We launched very, very, very early. Like, scary early.

We launched very, very, very early. Like, scary early.

Those were the words from Tom Bloomfield - founder of British Neo Bank Monzo.

You don't usually hear those words from the founder and CEO of a bank. However, Monzo was part of a new wave of challenger banks leading the charge with consumer-based financial tech.

If you had asked me 'how could I create an MVP for a bank?' I would have honestly said "you can't" until I witnessed how Monzo pulled it off.

Let's get straight to it 👇

Instead of waiting for their banking license, building their card processing stack Monzo instead bought some prepaid cards, piggybacked on another bank’s license and card processor. This allowed them to get their MVP in the hands of users potentially years earlier than it would if they went down the traditional route.

Then starting in 2015 they created the first version of their mobile app which basically allowed you to see your live transaction history and began testing it internally with their 12 employees at the time.

Later that week, armed with the 100 Alpha pre-paid cards they hosted a hackathon and gave out a bunch of cards to attendees and asked them to test it with one caveat - “they probably won’t work”.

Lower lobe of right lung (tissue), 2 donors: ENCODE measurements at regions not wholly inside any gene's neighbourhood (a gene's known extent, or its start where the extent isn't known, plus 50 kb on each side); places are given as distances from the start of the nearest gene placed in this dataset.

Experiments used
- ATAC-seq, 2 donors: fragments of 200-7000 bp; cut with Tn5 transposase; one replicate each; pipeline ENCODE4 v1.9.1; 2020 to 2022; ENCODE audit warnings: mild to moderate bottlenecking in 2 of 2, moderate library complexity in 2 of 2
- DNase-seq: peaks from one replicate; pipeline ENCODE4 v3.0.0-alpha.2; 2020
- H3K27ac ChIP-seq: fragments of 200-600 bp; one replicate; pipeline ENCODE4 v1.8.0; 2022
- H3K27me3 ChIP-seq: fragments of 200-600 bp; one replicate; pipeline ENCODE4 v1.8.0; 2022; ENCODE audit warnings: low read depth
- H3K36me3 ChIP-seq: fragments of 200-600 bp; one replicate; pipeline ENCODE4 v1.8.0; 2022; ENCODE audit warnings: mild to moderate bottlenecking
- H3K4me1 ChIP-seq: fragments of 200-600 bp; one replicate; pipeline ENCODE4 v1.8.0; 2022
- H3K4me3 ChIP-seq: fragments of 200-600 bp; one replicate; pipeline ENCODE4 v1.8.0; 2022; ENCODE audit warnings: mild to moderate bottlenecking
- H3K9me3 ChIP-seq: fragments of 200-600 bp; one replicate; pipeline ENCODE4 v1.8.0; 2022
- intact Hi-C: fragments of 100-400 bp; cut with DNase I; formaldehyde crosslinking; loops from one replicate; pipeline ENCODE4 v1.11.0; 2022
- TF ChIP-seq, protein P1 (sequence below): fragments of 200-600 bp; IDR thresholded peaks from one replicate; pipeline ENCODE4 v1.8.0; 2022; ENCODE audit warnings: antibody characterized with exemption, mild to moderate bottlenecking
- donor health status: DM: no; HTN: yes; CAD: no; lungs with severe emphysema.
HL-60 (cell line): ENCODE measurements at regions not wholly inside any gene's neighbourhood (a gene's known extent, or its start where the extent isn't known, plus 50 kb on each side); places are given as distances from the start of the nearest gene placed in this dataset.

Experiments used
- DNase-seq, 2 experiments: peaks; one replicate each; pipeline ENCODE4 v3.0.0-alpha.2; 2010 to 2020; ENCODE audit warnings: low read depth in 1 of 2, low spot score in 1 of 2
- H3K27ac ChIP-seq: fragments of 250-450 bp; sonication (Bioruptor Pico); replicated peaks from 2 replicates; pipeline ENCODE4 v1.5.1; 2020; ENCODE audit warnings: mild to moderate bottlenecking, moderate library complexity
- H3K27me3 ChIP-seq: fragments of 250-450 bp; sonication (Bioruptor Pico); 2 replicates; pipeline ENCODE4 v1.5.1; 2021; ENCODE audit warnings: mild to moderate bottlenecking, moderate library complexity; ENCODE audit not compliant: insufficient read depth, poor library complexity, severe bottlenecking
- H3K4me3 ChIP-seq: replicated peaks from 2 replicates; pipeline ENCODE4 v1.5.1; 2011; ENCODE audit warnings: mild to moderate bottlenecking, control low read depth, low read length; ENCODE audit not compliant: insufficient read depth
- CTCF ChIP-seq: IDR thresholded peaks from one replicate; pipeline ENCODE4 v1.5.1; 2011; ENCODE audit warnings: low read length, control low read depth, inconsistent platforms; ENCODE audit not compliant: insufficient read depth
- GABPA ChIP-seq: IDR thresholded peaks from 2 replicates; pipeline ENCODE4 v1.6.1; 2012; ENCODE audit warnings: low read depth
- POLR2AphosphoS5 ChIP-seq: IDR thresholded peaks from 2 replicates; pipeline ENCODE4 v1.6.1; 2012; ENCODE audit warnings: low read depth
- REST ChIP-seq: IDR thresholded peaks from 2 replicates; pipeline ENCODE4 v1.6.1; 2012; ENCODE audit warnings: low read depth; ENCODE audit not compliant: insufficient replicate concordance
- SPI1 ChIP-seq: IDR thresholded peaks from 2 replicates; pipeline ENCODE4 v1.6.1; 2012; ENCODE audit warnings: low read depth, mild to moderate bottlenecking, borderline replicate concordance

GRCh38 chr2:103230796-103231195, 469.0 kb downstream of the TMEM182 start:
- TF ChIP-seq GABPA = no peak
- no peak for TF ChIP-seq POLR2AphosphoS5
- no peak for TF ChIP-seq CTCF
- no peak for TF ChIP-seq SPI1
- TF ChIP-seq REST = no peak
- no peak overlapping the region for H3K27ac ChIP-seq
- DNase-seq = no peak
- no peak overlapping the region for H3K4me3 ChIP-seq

And to some extent they were right. Users were reporting they could make unlimited contactless transactions without having credit loaded on the pre-paid card. So they reported this bug and the team fixed it. And they continued this process. Infact. Monzo had initially anticipated the pre-paid cards phase working for around 2,000 beta users - but remarkably they ended up taking on half a million users with their pre-paid cards before becoming a real bank.

By building a simple and lean MVP and learning at the earliest stages, they avoided what could have been a costly and potentially a feature-rich failure. Better to fail fast and readjust, than to learn the same lesson after spending a ton of time and money.

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